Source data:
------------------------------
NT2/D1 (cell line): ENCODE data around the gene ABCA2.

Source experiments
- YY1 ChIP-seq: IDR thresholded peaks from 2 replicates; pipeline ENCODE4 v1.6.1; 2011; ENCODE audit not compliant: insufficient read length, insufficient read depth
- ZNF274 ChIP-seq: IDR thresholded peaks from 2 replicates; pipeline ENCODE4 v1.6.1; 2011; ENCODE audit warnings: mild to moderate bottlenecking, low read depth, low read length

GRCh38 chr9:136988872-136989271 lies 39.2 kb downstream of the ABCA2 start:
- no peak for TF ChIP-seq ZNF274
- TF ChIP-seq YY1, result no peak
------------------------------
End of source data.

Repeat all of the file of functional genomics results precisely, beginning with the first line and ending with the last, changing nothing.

NT2/D1 (cell line): ENCODE data around the gene ABCA2.

Source experiments
- YY1 ChIP-seq: IDR thresholded peaks from 2 replicates; pipeline ENCODE4 v1.6.1; 2011; ENCODE audit not compliant: insufficient read length, insufficient read depth
- ZNF274 ChIP-seq: IDR thresholded peaks from 2 replicates; pipeline ENCODE4 v1.6.1; 2011; ENCODE audit warnings: mild to moderate bottlenecking, low read depth, low read length

GRCh38 chr9:136988872-136989271 lies 39.2 kb downstream of the ABCA2 start:
- no peak for TF ChIP-seq ZNF274
- TF ChIP-seq YY1, result no peak